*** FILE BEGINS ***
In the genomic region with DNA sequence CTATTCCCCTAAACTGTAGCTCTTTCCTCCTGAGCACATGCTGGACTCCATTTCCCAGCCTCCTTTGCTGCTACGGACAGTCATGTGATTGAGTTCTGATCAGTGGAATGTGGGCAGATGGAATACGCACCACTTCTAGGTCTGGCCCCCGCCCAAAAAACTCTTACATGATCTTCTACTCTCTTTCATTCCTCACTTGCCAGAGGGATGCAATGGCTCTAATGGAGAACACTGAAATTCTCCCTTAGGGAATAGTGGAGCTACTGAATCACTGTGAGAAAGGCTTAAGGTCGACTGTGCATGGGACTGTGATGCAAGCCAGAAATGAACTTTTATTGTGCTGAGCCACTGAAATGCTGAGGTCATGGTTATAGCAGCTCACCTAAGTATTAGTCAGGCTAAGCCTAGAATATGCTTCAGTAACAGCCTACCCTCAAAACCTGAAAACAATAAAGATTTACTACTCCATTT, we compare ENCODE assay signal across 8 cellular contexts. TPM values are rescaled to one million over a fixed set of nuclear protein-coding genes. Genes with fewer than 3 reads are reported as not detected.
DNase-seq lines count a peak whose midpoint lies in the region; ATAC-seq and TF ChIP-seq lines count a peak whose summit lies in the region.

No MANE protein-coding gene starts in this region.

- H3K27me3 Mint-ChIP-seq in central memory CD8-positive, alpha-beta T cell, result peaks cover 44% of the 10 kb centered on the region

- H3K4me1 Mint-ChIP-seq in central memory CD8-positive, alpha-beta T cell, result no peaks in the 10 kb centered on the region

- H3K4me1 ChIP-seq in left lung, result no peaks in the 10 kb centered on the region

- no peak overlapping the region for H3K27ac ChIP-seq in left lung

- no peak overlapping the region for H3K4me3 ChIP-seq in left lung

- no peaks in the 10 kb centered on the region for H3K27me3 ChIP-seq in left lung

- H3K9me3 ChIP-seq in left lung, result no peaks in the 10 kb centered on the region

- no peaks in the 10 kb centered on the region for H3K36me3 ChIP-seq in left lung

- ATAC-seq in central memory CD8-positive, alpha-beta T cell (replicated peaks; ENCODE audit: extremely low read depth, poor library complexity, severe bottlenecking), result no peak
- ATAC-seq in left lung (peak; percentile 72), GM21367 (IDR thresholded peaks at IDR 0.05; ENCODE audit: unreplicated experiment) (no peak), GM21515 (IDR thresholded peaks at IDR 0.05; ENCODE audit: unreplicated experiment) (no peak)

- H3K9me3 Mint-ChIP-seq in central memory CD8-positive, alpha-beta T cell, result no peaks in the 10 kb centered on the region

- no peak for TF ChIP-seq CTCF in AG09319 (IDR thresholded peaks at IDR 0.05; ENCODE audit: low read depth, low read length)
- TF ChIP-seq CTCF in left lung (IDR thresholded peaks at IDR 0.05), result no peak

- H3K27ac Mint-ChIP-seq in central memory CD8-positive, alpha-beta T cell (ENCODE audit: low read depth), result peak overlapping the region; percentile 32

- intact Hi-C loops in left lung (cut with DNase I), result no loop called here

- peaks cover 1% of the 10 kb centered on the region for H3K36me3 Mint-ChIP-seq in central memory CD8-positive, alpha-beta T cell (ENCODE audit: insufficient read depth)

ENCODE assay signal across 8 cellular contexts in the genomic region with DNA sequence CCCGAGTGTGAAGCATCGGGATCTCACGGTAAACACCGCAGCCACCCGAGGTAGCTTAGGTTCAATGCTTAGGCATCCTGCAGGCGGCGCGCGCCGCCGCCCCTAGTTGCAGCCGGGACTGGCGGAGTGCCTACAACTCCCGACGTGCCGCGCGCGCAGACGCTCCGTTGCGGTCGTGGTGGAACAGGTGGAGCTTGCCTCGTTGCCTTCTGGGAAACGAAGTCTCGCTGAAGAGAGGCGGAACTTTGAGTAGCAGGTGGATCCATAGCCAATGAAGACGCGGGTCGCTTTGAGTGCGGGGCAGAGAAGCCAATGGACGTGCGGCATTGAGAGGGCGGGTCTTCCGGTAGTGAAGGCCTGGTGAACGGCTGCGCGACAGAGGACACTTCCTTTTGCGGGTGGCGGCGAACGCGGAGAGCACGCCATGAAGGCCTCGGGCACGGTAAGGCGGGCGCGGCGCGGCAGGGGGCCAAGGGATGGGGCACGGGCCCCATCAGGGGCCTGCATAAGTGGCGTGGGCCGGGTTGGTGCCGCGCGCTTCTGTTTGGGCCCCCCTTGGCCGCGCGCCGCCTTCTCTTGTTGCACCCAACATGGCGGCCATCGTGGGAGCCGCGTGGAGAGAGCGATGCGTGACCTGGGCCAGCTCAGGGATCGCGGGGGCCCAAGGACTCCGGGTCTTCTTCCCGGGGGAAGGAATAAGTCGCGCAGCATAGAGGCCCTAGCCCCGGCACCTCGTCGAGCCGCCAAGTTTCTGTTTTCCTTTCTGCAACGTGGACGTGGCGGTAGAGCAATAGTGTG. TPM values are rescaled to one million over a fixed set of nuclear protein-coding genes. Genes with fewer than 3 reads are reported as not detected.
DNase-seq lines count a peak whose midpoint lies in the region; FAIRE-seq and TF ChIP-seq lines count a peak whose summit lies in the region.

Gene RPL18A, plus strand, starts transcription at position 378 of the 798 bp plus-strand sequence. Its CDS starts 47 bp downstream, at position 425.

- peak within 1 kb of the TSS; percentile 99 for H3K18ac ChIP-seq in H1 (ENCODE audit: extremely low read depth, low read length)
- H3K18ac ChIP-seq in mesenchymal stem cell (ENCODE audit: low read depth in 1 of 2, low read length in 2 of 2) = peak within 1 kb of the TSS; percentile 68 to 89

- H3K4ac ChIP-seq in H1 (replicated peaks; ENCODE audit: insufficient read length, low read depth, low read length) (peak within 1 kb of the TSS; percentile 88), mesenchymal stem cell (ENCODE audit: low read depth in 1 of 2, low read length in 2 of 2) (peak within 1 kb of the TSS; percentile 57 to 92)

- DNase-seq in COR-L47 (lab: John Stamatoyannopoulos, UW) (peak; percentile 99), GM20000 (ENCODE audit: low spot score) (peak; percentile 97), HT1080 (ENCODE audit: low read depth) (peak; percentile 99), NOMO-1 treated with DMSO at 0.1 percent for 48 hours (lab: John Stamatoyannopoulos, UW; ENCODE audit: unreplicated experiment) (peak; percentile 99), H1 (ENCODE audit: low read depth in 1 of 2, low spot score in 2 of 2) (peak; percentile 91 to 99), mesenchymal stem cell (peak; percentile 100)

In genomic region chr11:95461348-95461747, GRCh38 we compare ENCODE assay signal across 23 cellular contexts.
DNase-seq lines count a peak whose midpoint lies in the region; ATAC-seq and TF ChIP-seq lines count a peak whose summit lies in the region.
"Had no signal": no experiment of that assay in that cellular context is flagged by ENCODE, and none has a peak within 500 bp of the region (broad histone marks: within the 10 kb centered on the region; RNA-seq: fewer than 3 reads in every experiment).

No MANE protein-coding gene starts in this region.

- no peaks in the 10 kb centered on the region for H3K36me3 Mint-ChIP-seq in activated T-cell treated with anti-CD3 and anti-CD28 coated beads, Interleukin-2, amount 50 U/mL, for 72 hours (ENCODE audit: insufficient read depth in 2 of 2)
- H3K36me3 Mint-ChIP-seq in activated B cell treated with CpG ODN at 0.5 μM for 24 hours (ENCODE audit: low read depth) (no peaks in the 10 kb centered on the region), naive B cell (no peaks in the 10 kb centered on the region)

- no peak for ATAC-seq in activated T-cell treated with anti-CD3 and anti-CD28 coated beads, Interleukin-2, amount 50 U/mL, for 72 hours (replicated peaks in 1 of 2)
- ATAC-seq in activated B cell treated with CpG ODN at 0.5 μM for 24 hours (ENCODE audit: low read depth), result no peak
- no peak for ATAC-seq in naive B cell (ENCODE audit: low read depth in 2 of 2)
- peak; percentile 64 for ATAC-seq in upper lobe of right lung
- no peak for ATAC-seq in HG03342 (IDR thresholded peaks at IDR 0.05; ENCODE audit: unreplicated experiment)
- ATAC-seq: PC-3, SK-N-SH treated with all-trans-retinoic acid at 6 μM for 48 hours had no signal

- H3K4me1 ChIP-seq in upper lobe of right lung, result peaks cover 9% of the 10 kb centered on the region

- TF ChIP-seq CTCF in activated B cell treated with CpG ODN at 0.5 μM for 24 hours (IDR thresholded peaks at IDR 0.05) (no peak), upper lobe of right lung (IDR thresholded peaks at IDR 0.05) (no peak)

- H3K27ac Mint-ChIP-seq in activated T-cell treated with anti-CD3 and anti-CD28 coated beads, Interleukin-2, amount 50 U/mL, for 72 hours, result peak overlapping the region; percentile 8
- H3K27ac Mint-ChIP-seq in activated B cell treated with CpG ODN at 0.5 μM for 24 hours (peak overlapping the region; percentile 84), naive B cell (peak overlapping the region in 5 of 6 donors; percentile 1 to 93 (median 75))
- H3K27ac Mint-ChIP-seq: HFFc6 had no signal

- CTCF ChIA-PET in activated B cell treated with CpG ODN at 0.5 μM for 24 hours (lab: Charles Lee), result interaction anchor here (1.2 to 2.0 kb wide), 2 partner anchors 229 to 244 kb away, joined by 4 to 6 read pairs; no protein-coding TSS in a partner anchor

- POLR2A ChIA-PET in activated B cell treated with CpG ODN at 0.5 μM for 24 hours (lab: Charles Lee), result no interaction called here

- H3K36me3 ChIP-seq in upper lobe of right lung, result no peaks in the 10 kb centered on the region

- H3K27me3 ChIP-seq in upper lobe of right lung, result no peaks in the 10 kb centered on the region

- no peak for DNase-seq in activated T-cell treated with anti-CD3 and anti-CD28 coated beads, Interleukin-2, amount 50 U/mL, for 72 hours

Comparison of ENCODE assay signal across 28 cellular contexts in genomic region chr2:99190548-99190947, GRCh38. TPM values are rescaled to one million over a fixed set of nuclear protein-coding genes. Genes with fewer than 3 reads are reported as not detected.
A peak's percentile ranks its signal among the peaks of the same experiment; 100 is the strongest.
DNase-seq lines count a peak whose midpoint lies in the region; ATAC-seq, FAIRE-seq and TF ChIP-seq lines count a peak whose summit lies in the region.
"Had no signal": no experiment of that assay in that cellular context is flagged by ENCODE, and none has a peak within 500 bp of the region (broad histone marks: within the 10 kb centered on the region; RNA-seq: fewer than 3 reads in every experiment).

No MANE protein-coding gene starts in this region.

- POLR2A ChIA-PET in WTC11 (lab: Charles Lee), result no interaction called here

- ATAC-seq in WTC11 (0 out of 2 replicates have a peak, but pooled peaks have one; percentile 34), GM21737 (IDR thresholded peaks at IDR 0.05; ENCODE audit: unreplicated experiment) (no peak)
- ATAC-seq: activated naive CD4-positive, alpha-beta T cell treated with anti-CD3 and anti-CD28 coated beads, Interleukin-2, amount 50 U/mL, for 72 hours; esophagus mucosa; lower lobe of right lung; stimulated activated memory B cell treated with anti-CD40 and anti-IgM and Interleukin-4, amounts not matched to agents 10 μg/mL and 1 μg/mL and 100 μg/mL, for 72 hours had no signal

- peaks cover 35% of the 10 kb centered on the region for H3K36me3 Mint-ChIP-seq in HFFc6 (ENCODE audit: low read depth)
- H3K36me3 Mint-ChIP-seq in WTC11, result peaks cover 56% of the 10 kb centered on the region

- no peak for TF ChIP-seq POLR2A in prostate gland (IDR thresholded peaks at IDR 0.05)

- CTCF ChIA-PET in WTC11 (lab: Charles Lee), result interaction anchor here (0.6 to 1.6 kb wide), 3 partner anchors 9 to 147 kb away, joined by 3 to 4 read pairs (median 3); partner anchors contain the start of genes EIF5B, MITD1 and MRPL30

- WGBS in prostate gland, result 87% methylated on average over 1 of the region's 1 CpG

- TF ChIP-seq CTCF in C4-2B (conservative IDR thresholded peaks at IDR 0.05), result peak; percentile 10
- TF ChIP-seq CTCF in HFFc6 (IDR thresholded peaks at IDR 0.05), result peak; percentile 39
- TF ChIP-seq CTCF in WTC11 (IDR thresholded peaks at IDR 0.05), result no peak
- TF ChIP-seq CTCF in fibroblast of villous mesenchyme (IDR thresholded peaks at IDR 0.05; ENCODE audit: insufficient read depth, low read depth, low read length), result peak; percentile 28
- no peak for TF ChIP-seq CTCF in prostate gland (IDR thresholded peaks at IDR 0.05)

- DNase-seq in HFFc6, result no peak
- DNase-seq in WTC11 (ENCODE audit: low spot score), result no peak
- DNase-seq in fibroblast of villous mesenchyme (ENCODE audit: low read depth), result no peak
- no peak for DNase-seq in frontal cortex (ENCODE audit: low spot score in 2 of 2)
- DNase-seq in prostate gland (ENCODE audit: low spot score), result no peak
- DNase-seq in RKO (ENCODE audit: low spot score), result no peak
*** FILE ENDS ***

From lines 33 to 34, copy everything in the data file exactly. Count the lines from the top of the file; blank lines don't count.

- no peak for ATAC-seq in activated T-cell treated with anti-CD3 and anti-CD28 coated beads, Interleukin-2, amount 50 U/mL, for 72 hours (replicated peaks in 1 of 2)
- ATAC-seq in activated B cell treated with CpG ODN at 0.5 μM for 24 hours (ENCODE audit: low read depth), result no peak